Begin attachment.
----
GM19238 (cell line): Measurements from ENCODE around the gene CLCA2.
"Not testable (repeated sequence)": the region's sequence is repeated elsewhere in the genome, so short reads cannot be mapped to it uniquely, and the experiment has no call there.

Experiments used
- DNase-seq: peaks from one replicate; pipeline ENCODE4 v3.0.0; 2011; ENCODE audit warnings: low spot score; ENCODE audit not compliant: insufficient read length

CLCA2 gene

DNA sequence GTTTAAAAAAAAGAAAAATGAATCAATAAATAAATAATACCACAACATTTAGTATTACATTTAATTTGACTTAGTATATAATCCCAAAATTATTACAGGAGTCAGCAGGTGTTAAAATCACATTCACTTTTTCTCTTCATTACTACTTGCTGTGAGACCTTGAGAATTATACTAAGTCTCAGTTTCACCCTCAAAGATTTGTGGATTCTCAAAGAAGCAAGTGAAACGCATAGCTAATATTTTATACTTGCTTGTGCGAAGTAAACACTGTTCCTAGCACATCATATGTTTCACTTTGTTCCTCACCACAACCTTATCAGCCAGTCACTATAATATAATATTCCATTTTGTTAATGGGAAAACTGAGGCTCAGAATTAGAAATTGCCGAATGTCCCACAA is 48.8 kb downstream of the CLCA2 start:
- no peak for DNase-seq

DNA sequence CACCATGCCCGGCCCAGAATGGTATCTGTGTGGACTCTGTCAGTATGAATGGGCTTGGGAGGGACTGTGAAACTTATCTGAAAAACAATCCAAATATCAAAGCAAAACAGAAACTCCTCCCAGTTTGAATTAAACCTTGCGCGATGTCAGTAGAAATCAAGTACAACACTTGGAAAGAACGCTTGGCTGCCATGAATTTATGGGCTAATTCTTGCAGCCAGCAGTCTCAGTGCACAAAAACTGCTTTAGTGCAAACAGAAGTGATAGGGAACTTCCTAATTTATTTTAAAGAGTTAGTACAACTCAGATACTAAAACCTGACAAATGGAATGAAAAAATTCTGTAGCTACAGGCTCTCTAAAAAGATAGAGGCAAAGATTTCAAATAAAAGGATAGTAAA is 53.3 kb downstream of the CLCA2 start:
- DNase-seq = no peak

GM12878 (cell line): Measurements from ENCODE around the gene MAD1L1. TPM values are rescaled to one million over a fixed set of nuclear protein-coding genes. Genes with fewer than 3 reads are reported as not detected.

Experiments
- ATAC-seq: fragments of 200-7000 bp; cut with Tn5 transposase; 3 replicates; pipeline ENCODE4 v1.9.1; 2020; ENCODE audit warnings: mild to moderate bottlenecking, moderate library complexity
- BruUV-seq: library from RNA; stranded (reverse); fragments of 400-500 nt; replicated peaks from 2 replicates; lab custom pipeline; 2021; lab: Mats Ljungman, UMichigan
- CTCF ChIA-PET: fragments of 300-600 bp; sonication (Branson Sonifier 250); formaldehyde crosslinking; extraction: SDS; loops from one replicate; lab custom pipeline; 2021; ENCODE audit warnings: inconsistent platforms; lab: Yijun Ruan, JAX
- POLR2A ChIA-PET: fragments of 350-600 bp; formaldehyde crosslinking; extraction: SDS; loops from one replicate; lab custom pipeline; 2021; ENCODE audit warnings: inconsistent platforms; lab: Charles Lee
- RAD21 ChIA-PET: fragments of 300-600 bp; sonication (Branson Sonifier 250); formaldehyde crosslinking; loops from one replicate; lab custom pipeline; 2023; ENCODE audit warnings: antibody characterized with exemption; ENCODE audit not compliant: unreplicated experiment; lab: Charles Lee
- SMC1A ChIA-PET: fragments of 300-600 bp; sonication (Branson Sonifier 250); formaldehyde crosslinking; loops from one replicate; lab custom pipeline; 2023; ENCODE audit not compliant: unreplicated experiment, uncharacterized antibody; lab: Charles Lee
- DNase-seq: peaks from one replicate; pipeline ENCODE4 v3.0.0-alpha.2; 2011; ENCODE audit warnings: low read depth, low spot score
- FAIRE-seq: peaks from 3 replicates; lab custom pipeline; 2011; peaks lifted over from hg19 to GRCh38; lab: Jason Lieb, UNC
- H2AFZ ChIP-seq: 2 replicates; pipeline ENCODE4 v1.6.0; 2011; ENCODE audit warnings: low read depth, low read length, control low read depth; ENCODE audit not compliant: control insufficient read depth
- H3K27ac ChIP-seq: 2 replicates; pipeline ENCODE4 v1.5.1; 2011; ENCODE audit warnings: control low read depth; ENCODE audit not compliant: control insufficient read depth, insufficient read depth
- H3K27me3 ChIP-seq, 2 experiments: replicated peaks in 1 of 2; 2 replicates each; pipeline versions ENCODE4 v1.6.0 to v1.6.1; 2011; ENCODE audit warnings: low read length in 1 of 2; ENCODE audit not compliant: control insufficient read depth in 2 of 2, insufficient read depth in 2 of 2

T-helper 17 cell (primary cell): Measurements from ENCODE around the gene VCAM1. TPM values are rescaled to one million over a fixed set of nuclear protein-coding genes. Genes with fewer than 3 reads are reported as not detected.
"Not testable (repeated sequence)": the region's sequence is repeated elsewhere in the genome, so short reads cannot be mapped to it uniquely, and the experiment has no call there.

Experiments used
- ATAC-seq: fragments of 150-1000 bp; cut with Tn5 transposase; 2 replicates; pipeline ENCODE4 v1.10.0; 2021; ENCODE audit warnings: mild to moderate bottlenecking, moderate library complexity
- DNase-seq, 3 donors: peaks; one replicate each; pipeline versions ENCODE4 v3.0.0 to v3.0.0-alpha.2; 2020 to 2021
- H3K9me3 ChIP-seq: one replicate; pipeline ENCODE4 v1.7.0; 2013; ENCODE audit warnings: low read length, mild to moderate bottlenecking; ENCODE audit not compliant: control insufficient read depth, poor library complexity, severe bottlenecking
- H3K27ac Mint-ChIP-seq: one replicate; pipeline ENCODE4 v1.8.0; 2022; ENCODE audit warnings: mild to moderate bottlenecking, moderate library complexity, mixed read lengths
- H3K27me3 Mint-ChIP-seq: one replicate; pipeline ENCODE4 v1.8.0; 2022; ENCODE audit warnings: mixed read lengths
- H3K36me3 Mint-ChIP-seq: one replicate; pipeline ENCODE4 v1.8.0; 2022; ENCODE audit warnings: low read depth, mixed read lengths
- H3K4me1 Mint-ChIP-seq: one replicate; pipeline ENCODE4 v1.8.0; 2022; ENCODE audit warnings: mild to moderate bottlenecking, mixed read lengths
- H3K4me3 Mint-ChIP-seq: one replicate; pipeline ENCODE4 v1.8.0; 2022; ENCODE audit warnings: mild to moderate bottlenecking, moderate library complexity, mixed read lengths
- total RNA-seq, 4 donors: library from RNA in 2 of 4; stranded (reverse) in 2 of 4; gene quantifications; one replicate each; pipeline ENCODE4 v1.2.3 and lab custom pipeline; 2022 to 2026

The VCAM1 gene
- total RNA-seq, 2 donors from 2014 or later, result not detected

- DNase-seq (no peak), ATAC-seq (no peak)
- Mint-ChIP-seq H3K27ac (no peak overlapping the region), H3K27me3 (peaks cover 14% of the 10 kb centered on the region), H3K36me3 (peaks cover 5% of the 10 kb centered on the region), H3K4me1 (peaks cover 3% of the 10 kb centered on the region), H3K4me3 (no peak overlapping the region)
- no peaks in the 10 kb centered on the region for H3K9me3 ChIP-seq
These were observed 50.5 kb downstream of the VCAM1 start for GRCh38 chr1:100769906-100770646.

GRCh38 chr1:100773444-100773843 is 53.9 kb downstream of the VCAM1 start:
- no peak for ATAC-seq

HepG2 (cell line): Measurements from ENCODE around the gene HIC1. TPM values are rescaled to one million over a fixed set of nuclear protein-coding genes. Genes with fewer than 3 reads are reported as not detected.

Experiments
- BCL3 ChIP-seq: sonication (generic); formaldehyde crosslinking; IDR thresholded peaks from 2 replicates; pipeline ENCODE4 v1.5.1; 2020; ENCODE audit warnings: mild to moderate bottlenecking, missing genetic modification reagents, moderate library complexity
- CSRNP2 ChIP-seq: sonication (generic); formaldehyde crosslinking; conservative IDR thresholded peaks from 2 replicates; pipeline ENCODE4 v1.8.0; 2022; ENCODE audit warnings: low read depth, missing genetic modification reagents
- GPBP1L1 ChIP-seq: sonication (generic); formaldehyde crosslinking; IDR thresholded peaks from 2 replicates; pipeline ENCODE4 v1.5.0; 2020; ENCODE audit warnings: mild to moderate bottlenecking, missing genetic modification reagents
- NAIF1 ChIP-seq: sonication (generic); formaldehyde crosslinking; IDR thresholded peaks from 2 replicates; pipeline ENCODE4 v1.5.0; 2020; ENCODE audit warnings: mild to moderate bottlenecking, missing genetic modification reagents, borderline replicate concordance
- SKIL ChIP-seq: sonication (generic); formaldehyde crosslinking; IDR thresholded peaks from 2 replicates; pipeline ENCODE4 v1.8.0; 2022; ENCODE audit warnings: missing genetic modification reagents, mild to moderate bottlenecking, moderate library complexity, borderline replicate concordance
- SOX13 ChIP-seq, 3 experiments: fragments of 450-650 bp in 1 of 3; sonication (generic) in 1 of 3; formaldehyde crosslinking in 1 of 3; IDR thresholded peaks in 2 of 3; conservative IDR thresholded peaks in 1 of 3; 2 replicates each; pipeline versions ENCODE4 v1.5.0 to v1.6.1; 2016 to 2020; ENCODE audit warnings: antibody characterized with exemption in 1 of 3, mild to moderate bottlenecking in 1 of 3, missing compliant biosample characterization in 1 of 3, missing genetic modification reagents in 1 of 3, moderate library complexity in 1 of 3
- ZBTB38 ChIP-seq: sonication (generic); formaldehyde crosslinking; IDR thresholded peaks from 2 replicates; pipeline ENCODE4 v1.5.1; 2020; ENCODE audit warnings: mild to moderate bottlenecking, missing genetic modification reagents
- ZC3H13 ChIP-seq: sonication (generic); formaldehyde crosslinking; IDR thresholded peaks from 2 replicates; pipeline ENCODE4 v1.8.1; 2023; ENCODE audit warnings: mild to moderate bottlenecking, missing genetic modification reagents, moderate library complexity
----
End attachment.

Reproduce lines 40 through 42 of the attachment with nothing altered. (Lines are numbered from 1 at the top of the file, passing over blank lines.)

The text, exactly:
These were observed 50.5 kb downstream of the VCAM1 start for GRCh38 chr1:100769906-100770646.

GRCh38 chr1:100773444-100773843 is 53.9 kb downstream of the VCAM1 start:
- no peak for ATAC-seq